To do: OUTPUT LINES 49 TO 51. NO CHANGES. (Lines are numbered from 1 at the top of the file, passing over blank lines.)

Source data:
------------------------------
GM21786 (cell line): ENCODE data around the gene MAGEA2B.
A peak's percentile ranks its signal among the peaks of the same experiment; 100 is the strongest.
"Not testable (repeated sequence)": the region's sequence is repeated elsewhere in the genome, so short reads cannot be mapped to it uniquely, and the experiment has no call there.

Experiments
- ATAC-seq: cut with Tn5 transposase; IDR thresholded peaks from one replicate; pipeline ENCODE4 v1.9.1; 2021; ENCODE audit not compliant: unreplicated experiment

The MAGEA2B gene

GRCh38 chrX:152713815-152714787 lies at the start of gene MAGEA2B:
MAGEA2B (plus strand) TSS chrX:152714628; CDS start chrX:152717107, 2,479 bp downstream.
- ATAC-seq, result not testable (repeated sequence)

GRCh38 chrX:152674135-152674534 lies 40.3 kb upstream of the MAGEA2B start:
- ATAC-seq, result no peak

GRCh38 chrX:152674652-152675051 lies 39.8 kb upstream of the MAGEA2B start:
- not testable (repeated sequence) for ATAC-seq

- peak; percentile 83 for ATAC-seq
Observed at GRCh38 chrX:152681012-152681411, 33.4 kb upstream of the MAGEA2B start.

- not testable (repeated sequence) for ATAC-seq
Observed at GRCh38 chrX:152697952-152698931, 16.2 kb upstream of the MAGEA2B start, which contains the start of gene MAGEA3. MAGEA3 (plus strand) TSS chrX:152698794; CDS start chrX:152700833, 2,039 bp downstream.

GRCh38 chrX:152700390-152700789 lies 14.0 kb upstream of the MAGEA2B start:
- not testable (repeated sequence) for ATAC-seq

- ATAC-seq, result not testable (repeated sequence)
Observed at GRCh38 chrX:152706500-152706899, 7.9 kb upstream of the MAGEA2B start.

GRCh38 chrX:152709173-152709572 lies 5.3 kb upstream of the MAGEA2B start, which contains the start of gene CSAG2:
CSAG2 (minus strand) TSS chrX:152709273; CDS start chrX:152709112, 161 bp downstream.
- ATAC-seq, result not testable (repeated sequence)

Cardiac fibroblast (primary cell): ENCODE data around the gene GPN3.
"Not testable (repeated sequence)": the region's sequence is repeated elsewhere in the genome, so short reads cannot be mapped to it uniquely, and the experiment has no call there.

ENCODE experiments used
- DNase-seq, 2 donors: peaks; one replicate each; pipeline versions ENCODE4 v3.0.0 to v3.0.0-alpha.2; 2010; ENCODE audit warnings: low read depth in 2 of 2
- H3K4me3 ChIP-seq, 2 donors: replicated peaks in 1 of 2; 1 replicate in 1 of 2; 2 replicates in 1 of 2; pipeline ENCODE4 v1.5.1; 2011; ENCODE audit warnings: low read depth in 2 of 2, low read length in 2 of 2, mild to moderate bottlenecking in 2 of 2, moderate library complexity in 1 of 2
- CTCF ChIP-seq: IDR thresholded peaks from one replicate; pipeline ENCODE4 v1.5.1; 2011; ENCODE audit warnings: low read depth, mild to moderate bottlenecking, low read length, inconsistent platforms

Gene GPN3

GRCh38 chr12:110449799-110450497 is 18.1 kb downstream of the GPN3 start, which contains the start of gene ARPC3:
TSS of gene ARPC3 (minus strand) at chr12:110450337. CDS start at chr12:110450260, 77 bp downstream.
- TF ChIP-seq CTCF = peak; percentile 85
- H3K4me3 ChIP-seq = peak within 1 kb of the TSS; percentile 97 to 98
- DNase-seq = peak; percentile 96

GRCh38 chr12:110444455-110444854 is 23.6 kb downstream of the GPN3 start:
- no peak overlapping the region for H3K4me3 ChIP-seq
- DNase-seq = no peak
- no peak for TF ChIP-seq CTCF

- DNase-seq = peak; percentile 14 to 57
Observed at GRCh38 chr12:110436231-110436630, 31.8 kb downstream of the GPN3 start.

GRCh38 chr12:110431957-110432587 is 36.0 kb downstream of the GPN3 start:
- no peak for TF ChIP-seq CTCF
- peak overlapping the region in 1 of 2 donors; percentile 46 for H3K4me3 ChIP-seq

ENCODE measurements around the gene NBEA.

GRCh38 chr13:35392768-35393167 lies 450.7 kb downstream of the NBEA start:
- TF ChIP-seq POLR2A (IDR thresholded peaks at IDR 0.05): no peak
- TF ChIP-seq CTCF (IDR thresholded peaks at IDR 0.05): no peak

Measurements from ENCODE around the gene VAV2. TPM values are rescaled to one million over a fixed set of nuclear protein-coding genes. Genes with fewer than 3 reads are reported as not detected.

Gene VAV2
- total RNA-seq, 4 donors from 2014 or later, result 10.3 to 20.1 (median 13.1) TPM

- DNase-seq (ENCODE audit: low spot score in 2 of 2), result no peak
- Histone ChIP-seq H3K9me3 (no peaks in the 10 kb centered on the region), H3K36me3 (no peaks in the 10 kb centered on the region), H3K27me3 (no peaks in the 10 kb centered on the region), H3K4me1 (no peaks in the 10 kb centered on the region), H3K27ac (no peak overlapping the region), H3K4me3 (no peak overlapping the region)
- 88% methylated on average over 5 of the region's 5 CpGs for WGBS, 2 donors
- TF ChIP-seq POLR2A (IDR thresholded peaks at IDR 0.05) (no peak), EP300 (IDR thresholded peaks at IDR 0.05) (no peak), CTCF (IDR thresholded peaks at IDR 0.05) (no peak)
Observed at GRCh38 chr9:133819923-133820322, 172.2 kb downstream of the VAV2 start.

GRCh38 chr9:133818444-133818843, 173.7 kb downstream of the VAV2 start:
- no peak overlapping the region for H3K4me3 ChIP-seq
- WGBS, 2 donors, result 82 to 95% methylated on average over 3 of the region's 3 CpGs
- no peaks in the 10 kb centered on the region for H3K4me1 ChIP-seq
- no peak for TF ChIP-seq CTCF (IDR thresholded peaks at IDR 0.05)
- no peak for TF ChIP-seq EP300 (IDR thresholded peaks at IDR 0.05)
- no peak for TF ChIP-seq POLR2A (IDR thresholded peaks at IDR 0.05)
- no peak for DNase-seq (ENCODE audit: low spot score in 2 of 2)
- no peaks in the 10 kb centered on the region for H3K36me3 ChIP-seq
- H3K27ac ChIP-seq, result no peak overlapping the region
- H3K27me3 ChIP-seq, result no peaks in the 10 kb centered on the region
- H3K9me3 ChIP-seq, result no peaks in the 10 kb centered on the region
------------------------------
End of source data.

- TF ChIP-seq CTCF (IDR thresholded peaks at IDR 0.05): no peak

Measurements from ENCODE around the gene VAV2. TPM values are rescaled to one million over a fixed set of nuclear protein-coding genes. Genes with fewer than 3 reads are reported as not detected.

Gene VAV2